I am pleased to announce that we have been shortlisted for Entrepreneur’s Circle Best Family Business Award 2019!
Entrepreneur’s Circle works with thousands of UK businesses offering insights, training and all the real life support they need to achieve success. Having the support and encouragement of your peers in business is a wonderful feeling and it would be a tremendous achievement for us to win this award.
It’s the festive season again and there will be the usual round of Xmas parties, office dos and New Year celebrations.
However, not everybody enjoys the fun.Take contact lens wearers for instance. Rather than having a good time and enjoying themselves, some worry about worse case scenarios. If you wear the lenses too long your eyes can feel dry.
If you are planning to stop overnight at the venue you will need to remember to pack a spare pair of lenses. And woe betides should you forget the cleaning solution or storage case.
Here are some simple dos and don’ts to help contact lens wearers survive the Xmas parties.
I was thinking about New Year’s resolutions recently and it struck me that many of the lifestyle changes we undertake at this time of year come with hidden eye health benefits.
Take a resolution to do more exercise for instance. If the exercise is outdoors, such as walking, running or cycling, then more oxygen and nutrients are being carried around the body.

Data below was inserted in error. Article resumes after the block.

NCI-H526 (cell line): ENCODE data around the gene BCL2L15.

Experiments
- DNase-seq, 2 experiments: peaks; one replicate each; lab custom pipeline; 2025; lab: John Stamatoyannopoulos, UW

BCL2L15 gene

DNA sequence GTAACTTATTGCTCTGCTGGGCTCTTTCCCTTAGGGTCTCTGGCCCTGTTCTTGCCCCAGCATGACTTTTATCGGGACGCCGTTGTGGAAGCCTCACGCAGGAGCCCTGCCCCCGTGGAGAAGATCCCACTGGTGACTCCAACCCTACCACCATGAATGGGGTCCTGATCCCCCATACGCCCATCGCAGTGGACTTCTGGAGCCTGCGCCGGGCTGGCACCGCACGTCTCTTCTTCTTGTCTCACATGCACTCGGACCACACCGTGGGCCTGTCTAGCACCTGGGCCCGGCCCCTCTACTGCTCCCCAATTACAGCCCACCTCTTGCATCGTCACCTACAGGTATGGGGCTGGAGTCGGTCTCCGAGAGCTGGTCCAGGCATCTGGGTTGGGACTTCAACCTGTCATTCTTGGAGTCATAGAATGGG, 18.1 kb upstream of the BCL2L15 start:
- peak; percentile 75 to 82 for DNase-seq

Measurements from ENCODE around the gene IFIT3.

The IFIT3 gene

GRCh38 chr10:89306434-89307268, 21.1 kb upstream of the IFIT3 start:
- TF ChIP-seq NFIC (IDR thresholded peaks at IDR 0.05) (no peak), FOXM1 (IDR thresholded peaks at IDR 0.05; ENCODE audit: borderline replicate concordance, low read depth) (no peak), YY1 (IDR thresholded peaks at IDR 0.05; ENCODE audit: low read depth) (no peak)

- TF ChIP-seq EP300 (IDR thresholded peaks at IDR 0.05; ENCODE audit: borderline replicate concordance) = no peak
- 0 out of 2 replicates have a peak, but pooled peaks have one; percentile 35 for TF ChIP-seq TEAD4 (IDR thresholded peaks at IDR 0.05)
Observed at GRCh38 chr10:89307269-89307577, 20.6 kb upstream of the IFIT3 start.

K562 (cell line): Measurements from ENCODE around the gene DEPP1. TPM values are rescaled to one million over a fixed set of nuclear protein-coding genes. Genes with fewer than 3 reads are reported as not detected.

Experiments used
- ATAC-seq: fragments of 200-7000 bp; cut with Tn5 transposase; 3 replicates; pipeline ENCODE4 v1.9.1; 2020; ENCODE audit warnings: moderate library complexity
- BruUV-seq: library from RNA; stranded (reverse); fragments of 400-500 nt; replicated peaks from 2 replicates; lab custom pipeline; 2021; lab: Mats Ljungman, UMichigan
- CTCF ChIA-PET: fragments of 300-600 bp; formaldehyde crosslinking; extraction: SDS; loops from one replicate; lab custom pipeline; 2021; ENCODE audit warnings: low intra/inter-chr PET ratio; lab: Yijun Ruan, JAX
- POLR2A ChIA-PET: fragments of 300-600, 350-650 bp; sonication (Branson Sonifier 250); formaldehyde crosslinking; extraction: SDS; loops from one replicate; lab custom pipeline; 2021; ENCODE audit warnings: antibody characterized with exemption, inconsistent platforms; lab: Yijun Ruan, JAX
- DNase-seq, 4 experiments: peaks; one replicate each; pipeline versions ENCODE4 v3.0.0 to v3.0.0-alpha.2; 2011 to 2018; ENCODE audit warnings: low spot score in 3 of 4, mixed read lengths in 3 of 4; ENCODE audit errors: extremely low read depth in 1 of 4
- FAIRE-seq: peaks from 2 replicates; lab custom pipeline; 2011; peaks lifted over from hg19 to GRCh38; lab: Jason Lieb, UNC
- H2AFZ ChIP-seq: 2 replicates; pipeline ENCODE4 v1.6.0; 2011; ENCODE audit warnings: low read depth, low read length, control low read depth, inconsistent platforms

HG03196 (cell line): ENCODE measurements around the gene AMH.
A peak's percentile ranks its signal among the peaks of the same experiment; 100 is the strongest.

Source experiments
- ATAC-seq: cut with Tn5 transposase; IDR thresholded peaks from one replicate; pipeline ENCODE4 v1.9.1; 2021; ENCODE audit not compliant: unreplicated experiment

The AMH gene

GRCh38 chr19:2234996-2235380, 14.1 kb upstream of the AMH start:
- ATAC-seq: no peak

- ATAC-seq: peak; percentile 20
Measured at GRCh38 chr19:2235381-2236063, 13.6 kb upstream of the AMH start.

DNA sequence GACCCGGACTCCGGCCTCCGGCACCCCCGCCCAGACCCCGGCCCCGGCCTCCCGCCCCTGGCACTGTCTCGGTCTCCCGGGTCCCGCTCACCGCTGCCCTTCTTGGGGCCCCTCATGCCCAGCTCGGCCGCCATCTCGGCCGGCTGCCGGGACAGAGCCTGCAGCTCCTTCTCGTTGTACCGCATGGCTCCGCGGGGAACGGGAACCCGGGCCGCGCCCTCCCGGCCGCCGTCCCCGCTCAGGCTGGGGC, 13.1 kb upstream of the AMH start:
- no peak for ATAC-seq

Inevitably this includes the eyes, so providing an eye health care benefit. Or perhaps the resolution is to eat a healthier, more balanced diet.
I read a worrying report recently which highlighted the eye health risks for children whose mothers smoked during pregnancy.
Acta Opthalmologica is the official scientific publication for a number of national ophthalmological societies.
It recently published a report that found that the children of mothers who smoked during pregnancy had a 46% higher risk of developing strabismus than those who did not smoke. It also found that those that smoked 10 or more cigarettes a day had a 79% higher risk of their children developing strabismus.